I was walking around Aspen, Colorado when I saw the perfect stunt double for my son’s most loved possession: his stuffed bunny, creatively named Bunny. Locals refer to Aspen mountain as Ajax, which is what we named our son—forever cementing my attachment to the great state of Colorado. While there is a whole lot to love about Colorado, this is the first state I’ve lived in (since getting married) that has truly felt like home. It seemed only natural that I’d tie our children’s names to the Rocky Mountains.
Bunny had been on my mind because a week or so earlier I made the mistake of leaving him behind at daycare. That night, getting Ajax to sleep was a heartbreaking process. He’s never required much to go to sleep; just a kiss and someone to toss him in his crib and walk out the door. But that night, he stood in his crib sobbing for Bunny. I tried everything I could think of, even laying down inside his crib with him to try and cuddle him to sleep, but nothing worked. He eventually cried himself to sleep as I sat outside his door feeling like a failure. Not only did I understand what it felt like to be without those things or places or people that you are attached to and make you feel secure, but I was also the one who had left Bunny behind.
Over the years, I’ve talked with counselors many times about attachments; how I attached to my parents, and how I attach to other people (or how I don't). I’ve processed how my lifestyle asks that I hold my sense of being planted and connected loosely. I make a best friend, only to move away; Uncle Sam calls. I watch my husband leave and come home and leave and come home. And even how, in motherhood, which brings with it one of the most natural and strongest attachments that exist in humanity, I had entered into this relationship scared.
My entire pregnancy with Ajax had felt like middle ground.
I was bombarded with fears and worries that I wouldn't get to meet him—this rainbow baby times two. Many times during my pregnancy, the fear of what could happen kept me from embracing special moments. I knew I was pregnant, I knew there was a little boy in there waiting to be born, but I just couldn’t push past the mountain of fear that taunted me.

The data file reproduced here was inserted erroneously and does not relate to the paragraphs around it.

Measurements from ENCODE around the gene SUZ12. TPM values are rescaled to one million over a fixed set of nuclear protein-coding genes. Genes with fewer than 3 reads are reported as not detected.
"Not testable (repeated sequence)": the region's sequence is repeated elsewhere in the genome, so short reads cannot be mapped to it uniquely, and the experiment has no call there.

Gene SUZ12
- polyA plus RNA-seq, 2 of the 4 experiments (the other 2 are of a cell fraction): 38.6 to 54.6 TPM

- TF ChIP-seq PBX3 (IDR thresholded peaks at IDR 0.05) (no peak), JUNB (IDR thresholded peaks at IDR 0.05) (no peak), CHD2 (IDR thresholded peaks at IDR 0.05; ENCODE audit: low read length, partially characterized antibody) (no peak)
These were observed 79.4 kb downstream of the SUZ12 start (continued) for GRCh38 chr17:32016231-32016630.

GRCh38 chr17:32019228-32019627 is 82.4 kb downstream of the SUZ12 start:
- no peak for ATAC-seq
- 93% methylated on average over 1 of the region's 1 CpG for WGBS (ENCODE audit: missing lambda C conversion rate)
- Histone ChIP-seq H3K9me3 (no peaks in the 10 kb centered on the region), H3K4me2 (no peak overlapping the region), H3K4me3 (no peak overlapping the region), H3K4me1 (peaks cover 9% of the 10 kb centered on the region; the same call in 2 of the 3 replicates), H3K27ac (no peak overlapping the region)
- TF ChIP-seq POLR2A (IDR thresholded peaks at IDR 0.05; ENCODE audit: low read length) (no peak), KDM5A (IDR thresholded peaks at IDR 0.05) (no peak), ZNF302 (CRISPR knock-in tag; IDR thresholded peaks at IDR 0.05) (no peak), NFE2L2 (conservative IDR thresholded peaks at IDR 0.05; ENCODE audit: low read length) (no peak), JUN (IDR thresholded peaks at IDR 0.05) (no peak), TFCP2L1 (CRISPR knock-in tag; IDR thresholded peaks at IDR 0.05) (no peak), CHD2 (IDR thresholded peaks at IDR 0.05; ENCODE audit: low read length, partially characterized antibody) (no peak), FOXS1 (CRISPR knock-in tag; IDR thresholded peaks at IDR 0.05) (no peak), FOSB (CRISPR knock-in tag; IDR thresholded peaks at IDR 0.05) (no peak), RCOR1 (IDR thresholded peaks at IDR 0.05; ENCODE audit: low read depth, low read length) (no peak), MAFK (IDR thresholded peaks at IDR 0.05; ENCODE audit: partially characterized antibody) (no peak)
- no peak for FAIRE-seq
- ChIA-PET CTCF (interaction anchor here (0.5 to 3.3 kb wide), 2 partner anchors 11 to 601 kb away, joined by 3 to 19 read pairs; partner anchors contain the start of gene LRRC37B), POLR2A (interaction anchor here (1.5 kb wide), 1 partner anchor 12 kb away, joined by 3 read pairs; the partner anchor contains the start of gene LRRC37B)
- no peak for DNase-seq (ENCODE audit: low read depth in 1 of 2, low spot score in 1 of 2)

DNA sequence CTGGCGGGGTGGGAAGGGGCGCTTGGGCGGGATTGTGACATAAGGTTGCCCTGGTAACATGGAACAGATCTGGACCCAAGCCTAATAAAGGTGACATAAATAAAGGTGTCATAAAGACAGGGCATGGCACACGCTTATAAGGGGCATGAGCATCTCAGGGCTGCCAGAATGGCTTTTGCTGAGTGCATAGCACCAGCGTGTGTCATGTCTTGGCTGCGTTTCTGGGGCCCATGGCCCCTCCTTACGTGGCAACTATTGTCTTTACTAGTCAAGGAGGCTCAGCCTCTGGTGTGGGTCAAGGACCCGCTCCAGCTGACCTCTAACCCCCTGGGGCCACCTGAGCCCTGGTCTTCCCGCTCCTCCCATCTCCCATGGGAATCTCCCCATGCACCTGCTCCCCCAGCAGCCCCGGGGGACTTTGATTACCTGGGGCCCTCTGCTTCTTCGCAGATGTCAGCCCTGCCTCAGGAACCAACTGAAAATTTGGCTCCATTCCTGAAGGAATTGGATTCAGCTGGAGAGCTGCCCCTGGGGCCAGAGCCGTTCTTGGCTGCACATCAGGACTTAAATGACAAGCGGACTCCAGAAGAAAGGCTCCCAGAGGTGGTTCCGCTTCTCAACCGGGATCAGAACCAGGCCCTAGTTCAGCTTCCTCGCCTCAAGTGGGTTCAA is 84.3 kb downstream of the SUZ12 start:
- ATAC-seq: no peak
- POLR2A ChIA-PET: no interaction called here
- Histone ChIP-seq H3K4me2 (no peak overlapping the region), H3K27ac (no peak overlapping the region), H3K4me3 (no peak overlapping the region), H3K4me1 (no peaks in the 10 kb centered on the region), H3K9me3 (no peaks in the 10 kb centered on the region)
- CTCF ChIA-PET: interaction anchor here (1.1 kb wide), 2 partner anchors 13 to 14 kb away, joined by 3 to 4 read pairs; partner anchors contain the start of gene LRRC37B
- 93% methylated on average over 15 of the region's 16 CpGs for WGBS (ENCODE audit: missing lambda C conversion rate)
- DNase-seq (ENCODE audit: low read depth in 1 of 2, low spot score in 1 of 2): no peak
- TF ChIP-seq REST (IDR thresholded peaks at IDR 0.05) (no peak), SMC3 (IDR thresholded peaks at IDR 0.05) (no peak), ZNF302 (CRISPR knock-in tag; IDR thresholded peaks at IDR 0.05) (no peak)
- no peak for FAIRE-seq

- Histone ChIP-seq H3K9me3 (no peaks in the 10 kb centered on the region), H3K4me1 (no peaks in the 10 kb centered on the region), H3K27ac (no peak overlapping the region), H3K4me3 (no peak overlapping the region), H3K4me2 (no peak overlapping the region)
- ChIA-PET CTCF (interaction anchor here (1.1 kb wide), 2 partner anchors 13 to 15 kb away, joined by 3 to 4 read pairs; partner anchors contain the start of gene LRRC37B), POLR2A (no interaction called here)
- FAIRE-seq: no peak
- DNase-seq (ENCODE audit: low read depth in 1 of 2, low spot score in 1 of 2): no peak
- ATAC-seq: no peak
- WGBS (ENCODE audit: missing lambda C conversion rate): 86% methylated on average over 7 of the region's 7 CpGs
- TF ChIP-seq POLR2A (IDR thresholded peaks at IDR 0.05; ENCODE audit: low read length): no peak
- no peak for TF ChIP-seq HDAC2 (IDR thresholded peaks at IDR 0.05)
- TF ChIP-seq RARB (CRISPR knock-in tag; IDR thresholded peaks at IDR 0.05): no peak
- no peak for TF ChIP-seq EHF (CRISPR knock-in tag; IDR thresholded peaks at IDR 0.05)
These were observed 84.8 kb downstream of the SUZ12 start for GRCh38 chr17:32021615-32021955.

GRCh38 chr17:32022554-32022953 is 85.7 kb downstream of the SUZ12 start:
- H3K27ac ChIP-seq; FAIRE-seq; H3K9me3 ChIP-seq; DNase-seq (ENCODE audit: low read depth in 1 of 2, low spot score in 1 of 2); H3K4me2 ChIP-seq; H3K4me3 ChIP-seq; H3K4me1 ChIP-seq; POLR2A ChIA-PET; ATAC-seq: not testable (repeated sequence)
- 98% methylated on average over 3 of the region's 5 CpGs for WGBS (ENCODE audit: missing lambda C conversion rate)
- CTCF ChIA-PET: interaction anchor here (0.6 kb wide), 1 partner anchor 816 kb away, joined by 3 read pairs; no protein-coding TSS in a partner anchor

From the moment Ajax was born and laying on my chest, I felt that I needed to ask if I could touch him.
I had not planned for Bunny to be my son’s favorite; it was supposed to be Fox. But as most of the best connections happen—especially ones with stuffed animals—they just ... happen, or perhaps are divinely appointed. It didn’t really matter to me why my son attached to Bunny. I just wanted him to never be without it again. So I bought the same woodland bunny in that store in Aspen, hoping it would serve as an acceptable stunt double should we ever accidentally leave Bunny at daycare again.
From the day I placed it in his hands, Ajax always knew the difference between Bunny and what he began to call Other Bunny. Ajax would often say I have two bunnies with pride and joy, but Bunny—the real, authentic, original Bunny—was the only one that he looked for when he needed comfort or sleep.
We were headed to Yosemite the morning we lost him. I was upset as we were leaving, probably because of something really important like the car not being packed how I felt it should be. And because of that, I didn't go into the donut shop with my husband and Ajax to pick out donuts for our trip. I didn’t even know Ajax took Bunny in to see all the donuts.
I didn't see Bunny fall.
I didn't know we had left Bunny behind.
We were only gone for three nights, but it was three nights without cell phone service. And it took four nights to realize where we had left Bunny. When I called the donut shop five mornings later to ask about Bunny, they said they had found him, but they had thrown him out because I hadn’t called sooner. I immediately tried to track down the garbage disposal company to find out what route they were on, but by the time I got on the phone with the sweet, kind lady at the landfill, I couldn’t hold back the tears any longer.
Hi, I’m trying to track down my son’s stuffed animal. He would be on the commercial garbage route that picked up trash off of Fremont this morning.
Oh honey, it’s gone.
It’s not even possible to come look? I’ll dig through trash …
No sweetie, it’s gone. I am so sorry.
Bunny was gone.
I cried first for my son—because I knew how much he would miss Bunny—and then I kept crying. I couldn’t protect my son from feeling the pain of loss, and I was angry that I knew that pain so well. From lost pregnancies to saying goodbye to a life and friends and starting over, I know the sting of a broken attachment all too well. The image of Bunny sitting in a landfill—surrounded by trash, lonely and desolate—felt cruel and vivid.
And it hurt both of us.
Over a year later, Other Bunny is not called Other Bunny anymore; just Bunny.
Every once in a while, Ajax will look in my eyes as I’m about to kiss him goodnight—and without bitterness or anger—ask, “What color was the garbage truck who took bunny?” and “What adventures do you think he’s going on?” and we get to share in that experience together.
While I can’t truthfully say that I’m grateful for the loss of Bunny, or even my own losses, what I do know—and what I can value, immensely—is the connection that emerges, often even stronger, when you’ve weathered a mountain of loss with someone.
Even if that someone is a three-year-old boy who lost his Bunny.